When engaging in the art of editing film, a gentleperson will find themselves cutting together a plethora of dialogue scenes, or scenes where two or more people stand around and have discourse.

    A gentleperson must remain calm as it is easy for a dialogue scene to transform into tedium. Fret not; follow these simple rules, and your dialogue scenes will have fresh life in no time.

    1. Seen and Not Heard

    Though one seeks not to be rude, it is one’s job as the editor to find the story within the scene and be rather merciless in removing dialogue that is extraneous.

    The writer of a film often prides themselves on their turn of phrase, and it is one’s job to sort out the wheat from the chaff. If there is a line of dialogue that can be realized with a look or reaction from an actor, do so.

    A gentleperson understands that film is a visual medium.

    Like a child, a film is better if it’s seen rather than heard.

    2. Choose Wisely

    When approaching a scene of dialogue, one has a variety of tools in one’s arsenal. It’s a gentleperson’s responsibility to know what those tools are and how to utilise them properly.

    One of those is the choice of shot within a scene.

    The commonplace way to edit a scene is as follows: wide shot to establish the location and persons involved in the discourse, followed by back and forth of medium and close ups between the manifold characters within the scene, cutting back to the wide shot during moments of punctuation within the scene.

    When one lingers on a wide shot, it gives the audience a feeling of detachment from the characters. This can make the audience feel like voyeurs into the lives of others. While we are to avoid voyeurism at all costs in reality, in the case of film, this feeling is justified.

    Room has a scene that lingers on a wide shot; the child Jack and his grandma talk in a bathroom, as we watch from the end of a corridor. It’s the first time Jack is vulnerable with a human, other than his mom. It makes one feel like their conversation is precious, and aren’t privy to it in its entirety.

    Use the shots in a dialogue scene in such a way that follow the emotional beats that are happening within the scene itself.

    Proper order, for a proper moving picture.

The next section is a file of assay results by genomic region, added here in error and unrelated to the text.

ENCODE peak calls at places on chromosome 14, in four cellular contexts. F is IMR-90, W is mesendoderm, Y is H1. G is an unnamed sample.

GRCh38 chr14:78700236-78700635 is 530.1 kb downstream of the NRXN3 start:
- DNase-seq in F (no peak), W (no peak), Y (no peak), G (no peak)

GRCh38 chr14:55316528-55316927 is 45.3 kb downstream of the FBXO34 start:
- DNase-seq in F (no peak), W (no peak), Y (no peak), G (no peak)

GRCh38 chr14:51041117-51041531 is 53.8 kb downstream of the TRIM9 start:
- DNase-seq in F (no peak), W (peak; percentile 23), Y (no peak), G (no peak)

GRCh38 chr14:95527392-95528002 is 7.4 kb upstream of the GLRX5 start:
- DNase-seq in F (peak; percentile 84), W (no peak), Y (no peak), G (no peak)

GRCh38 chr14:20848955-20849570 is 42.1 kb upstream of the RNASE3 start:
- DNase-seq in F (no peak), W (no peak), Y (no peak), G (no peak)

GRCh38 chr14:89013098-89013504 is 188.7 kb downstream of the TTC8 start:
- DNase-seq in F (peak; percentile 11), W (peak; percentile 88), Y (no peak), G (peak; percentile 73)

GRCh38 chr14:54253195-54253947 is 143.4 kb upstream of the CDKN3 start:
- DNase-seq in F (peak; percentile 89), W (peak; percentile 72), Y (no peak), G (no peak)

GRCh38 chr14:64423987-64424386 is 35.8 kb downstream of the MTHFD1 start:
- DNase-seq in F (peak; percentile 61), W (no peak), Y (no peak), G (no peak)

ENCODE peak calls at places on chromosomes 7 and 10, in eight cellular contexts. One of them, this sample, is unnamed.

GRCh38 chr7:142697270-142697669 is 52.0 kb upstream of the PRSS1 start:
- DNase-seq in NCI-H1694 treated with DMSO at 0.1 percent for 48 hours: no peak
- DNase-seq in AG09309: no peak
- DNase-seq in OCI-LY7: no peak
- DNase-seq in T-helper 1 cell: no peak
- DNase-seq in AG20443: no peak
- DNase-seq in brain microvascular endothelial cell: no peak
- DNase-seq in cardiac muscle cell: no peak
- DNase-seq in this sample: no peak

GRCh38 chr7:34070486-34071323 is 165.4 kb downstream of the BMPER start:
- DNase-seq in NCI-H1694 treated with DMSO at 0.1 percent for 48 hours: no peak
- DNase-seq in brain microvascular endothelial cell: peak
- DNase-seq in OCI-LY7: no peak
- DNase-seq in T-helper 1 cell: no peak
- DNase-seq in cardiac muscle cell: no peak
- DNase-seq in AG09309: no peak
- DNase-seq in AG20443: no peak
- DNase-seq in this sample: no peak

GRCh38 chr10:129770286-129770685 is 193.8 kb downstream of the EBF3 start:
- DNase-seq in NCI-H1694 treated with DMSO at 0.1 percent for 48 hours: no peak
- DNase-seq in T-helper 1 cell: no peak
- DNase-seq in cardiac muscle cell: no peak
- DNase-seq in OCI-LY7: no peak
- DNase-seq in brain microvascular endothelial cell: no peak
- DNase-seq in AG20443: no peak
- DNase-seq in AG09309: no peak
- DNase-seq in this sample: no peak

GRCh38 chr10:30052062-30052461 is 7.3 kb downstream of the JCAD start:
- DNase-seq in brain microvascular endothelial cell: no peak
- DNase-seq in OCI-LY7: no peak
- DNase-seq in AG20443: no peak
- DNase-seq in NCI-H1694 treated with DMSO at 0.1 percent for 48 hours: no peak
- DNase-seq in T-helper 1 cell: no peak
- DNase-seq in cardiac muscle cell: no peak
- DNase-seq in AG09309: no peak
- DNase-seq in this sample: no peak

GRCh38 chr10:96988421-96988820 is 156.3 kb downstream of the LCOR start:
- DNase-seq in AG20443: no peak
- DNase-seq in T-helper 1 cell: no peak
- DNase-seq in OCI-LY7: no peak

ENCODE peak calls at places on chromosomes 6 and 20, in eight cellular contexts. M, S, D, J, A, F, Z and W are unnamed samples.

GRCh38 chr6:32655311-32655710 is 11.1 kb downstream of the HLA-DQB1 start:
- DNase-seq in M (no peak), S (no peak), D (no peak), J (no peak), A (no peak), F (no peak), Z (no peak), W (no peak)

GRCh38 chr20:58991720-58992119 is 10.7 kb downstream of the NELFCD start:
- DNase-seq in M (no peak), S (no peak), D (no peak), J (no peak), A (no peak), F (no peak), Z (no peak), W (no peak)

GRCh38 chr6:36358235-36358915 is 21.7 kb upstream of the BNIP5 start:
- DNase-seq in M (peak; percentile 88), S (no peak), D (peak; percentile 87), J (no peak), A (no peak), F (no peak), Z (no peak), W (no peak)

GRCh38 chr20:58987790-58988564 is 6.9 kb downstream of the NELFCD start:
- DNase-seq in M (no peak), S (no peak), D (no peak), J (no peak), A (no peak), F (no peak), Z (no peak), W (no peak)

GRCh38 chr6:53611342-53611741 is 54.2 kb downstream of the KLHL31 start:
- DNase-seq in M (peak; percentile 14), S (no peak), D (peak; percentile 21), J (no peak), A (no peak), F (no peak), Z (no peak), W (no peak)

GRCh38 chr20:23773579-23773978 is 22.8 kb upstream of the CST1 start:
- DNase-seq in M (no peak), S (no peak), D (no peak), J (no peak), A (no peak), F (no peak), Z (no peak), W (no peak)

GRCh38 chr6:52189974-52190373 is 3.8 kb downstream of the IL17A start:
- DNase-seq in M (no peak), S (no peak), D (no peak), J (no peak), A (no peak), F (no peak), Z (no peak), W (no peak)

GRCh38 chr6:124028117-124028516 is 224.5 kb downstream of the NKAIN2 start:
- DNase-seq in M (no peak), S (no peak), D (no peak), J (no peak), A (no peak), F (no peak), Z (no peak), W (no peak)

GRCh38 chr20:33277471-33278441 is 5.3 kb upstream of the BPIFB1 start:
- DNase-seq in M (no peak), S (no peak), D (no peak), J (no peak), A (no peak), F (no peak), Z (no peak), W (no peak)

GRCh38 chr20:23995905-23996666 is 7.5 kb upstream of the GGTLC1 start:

3. The Story’s the Thing

    It is common for common editors when editing dialogue to simply cut back and forth between the two people conversing. Allow me to explain further; when person A is talking, the shot of person A is chosen. When person B is talking, the shot of person B is chosen.

    A gentleperson should know better.

    It’s one’s duty to find the main story of the scene and to focus on that. If the scene is about how a character is feeling within the dialogue scene rather than the dialogue itself, then focus more on their response to the dialogue and how they’re processing the action.

    Inglorious Basterds, while a shocking film to kinder sensibilities, does this well enough; Melanie Laurent’s Shosanna finds herself at a lunch with the man who was responsible for murdering her family. Notice the amount of time spent on Shosanna even when she isn’t speaking. This is because what matters most to the narrative is how she is interpreting the events rather than the actual events of the scene.

    4. A Gentle Pace

    Whenever I am editing a dialogue scene I, on occasion, find that there is something not quite copacetic; somehow the interaction has lost it’s life. I don’t complain, keep a stiff upper lip and realize that one of two things has occurred:

    1) One has over-edited, and lost the rhythm the actors brought to the scene.

    or

    2) One has under-edited, as the rhythm that was created on set didn’t work or tell the story of the scene as well as it could’ve.

    Often in dramatic scenes, I notice the pace needs to be slower, giving more moments for dialogue to register emotionally for the characters. In more comedic scenes, the pace tends to be faster. I know when I’m struggling to make a scene funny, I try quickening the scene’s pace.

    If I feel like I’m not engaging emotionally with a character in a scene, I lessen the amount of dialogue and add in more shots of the character simply emoting.

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    • Brenden Bell

      Screenwriter, Editor, Blogger, and Visual Content Manager

      Brenden Bell is a screenwriter, video producer, editor, teacher, and Visual Content Manager with The Initiative Production Company. He loves eating ice cream, everything nerdy/dorky, thinking too much, and dogs (mostly just the big ones, but he’s open-minded)


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